John A. Keel: Demonologist?

Posted by: Loren Coleman on November 27th, 2006

Artist John Frick (below) of Cumberland, Maryland, stands under his creation, a Mothman replica that hangs from the ceiling of the Mothman Museum in Point Pleasant, West Virginia.

Mothman Museum

The belief system that underlies the sidetracking of 1966’s Mothman sightings from cryptozoology into the “dark side” has a lot to do with John A. Keel’s apparent framing of the case. But some folks still don’t get it. Good guy John Frick, a list moderator on the Mothman Lives email list, innocently writes:

As far as Keel being a demonologist. He really isn’t as far as I know. Keel has mentioned that the UFO and MIB phenomena is tied into demonology, but I’ve never read him claim to be an actual demonologist. From all the reading I have done on Keel he seemed to think demons came from the same source as ghosts and UFOs.

Of course, a person’s sense of self is often defined privately, but surely Frick has missed what has been mentioned overtly in the Mothman literature about how Keel has spoken of his belief foundations and how others have written of him, for a long time. Here are a couple things I’ve penned about this question:

“Ufology is just another name for demonology,” John Keel told me, a week before the September 11th attack on the World Trade Center, which occurred just a couple of miles from where he lives.

…as noted in Mothman and Other Curious Encounters, page 114, (NY: Paraview, 2002).

John Keel

John A. Keel, in 2002.

And this, related to the notion of Keel’s mental constructs:

Jerome Clark has noted that Keel’s speculations placed him closer to being an occultist, and has written that Keel is “nothing so much as a demonologist.” Clark goes on: “Whereas traditional ufologists took a relatively conservative approach, seeking testimony from trained observers and putting a premium on radar/visual and multiply-witnessed sightings, and viewed exotic claims with suspicion, Keel vigorously championed everything from Mothman to contactees. Many ufologists doubted that the former—a monstrous birdlike entity reported over a several month period by persons living along the Ohio River —had anything to do with UFOs, and they had long ranked the latter (individuals who claimed ongoing communications with friendly extraterrestrials) among the crooked and the crazy. Keel, however, argued that ‘ultraterrestrials’ —supernatural ‘transmogrifications’ of paranormal energy from an unimaginable other reality — have been pestering, frightening, manipulating, and even destroying human beings from the beginning of mankind’s history.”

…as noted in Mothman and Other Curious Encounters, pages 118-119, (NY: Paraview, 2002).

The quotations from Jerry Clark (whose birthday happens to be today, November 27th) are to be found in these sources:

Clark, Jerome. “Mothman.” Encyclopedia of Strange and Unexplained Physical Phenomena. Detroit: Gale, 1993, pp. 228–231.
—— “Keel, John Alva.” The UFO Encyclopedia 2nd Edition: The Phenomenon from the Beginning, Volume 1. Detroit: Omnigraphics, 1998, pp. 550–552.

Today, Mothman is portrayed in demonological terms, with a sinister intent, as having arms, claws, an insect-like head, self-illuminating red eyes, scary teeth, and moth-like wings – all untruths, all mythical additions, as shown vividly in the statute (below) and mostly in the ceiling Museum Mothman (above), which both haunt Point Pleasant today. Should we be surprised? Mothman has become the spawn of Hell, thanks in large part to the Keelian reworking of the story.

Sci Fi Investigates Mothman

So there will be no misunderstanding: John Keel is a nice guy I call a friend, even if he is a demonologist. This is not about his personality, so much as the way he views his writings and theories. We agree to disagree about how we separately view Mothman, that’s all.

Loren Coleman About Loren Coleman
Loren Coleman is one of the world’s leading cryptozoologists, some say “the” leading living cryptozoologist. Certainly, he is acknowledged as the current living American researcher and writer who has most popularized cryptozoology in the late 20th and early 21st centuries. Starting his fieldwork and investigations in 1960, after traveling and trekking extensively in pursuit of cryptozoological mysteries, Coleman began writing to share his experiences in 1969. An honorary member of Ivan T. Sanderson’s Society for the Investigation of the Unexplained in the 1970s, Coleman has been bestowed with similar honorary memberships of the North Idaho College Cryptozoology Club in 1983, and in subsequent years, that of the British Columbia Scientific Cryptozoology Club, CryptoSafari International, and other international organizations. He was also a Life Member and Benefactor of the International Society of Cryptozoology (now-defunct). Loren Coleman’s daily blog, as a member of the Cryptomundo Team, served as an ongoing avenue of communication for the ever-growing body of cryptozoo news from 2005 through 2013. He returned as an infrequent contributor beginning Halloween week of 2015. Coleman is the founder in 2003, and current director of the International Cryptozoology Museum in Portland, Maine.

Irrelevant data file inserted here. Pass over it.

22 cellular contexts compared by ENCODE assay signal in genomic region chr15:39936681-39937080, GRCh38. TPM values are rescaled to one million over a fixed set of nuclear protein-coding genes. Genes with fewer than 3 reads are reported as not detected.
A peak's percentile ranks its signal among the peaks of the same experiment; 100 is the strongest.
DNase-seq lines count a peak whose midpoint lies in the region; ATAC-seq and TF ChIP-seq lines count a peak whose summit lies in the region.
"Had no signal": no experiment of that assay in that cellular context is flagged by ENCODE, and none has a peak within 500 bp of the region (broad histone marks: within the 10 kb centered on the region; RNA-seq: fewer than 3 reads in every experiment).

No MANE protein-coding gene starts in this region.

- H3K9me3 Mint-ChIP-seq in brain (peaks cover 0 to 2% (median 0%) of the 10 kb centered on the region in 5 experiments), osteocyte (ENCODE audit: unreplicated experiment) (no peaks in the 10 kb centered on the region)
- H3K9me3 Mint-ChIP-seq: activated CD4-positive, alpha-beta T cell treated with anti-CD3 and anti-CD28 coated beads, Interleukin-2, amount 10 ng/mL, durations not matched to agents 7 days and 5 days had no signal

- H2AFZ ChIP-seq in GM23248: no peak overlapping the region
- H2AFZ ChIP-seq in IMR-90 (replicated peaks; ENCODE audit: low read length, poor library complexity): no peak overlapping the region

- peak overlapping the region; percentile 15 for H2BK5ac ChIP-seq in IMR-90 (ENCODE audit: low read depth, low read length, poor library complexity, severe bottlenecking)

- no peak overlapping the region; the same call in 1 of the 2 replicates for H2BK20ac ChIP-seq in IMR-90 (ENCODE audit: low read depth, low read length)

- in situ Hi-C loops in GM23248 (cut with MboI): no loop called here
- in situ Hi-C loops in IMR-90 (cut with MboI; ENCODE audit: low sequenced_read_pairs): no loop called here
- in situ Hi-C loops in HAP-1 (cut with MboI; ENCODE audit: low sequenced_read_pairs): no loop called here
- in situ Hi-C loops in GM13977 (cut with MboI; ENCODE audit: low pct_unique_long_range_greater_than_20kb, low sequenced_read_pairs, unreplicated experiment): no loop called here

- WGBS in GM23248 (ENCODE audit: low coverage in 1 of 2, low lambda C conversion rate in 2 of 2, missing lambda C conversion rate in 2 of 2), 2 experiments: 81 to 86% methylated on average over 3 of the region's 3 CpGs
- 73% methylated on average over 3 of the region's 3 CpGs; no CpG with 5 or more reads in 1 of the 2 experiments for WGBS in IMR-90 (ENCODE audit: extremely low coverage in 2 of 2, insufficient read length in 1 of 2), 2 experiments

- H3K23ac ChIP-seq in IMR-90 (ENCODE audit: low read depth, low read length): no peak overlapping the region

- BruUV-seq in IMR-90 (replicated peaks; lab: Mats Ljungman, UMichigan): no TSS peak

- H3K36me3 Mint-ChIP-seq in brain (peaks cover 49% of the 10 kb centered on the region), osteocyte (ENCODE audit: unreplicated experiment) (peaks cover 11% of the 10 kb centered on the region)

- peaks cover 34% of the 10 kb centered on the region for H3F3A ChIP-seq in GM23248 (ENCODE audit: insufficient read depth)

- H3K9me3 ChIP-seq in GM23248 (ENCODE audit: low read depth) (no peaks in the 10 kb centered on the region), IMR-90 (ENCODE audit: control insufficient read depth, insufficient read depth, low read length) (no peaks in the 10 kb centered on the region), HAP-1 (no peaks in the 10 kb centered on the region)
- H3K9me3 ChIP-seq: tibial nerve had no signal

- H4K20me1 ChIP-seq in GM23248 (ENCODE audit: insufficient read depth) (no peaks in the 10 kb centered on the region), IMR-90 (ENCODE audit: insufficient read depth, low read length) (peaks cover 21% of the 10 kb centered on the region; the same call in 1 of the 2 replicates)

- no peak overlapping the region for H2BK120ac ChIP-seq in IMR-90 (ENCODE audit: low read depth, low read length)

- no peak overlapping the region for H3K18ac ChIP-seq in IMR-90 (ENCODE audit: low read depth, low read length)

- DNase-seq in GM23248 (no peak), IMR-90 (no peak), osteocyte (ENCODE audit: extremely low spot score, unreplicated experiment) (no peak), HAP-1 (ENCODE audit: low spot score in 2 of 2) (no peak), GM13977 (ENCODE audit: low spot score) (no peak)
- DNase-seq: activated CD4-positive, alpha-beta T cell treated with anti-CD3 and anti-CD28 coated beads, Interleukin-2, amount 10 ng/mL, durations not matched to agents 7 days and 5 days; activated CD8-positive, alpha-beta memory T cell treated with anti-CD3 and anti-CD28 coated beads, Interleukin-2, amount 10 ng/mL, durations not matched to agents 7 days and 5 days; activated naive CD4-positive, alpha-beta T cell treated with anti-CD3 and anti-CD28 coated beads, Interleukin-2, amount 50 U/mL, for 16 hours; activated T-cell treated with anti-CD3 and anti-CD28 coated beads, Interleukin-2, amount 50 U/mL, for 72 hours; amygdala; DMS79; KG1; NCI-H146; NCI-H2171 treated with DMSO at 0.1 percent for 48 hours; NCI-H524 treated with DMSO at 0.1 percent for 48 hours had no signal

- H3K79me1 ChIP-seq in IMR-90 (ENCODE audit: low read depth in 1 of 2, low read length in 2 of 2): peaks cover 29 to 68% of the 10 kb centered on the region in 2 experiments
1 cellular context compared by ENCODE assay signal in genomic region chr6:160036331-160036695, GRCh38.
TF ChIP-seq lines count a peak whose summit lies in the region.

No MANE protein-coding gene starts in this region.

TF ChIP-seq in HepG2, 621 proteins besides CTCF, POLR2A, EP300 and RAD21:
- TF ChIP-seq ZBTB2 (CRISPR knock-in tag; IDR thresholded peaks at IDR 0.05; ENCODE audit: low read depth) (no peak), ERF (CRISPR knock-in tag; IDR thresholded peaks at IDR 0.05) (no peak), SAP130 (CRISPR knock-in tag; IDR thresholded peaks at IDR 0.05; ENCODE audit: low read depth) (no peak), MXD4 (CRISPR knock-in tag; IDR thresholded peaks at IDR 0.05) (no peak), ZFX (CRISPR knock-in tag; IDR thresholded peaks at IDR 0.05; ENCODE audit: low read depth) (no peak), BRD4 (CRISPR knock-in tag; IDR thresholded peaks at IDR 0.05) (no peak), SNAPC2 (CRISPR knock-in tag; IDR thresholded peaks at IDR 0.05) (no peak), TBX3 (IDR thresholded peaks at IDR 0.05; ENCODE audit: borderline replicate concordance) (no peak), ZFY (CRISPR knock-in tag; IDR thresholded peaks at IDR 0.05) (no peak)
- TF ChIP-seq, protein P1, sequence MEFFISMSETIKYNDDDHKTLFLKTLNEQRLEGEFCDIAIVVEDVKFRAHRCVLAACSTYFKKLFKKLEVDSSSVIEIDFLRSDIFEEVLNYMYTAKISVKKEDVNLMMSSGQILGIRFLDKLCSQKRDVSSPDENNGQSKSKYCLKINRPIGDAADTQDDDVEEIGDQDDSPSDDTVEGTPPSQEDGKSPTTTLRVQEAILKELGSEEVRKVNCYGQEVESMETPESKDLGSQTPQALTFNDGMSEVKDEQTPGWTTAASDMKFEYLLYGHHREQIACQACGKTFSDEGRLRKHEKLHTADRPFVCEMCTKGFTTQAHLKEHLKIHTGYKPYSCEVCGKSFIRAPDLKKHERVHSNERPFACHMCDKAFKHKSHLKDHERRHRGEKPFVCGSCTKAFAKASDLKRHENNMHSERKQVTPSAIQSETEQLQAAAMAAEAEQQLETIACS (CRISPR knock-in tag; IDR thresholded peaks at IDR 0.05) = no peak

13 Responses to “John A. Keel: Demonologist?”

  1. fuzzy responds:

    Widely divergent viewpoints from many different viewers with a panoply of experiential histories!

    What a great Blog!

  2. peterbernard responds:

    I once suggested to Keel for various reasons that maybe the occurrences at Point Pleasant had something to do with someone conjuring demons. He acted like I had lost my head, he completely disagreed with me. Not much of a “demonologist.” Aren’t the red eyes reported by witnesses on mothman?

  3. alanborky responds:

    I see what you’re getting at Loren, and you might even be right; but even if John Keel really WAS a demonologist, it remains the case that the discrepant nature of his own particular Mothman experiences, Medieval accounts, say, of experiencing the Demonic, and the bizarre aspects of latter day Cryptozoological and UFO accounts, (each of which often contain a strange intermingling of elements variously interpretable as either abnormally intelligent or verging on the imbecilic, thoroughly rational or thoroughly irrational, helpfully intentioned or misleading to the point of being dangerous, inquisitive or hostile, playfully mischievous or deceptive to the point of being psychotic), are all capable of producing in one the sort of deeply disturbing mental wrench that’d result if evidence started turning up that all the serial killers in the history of the world might actually have been doing what they did because they were the good guys after all.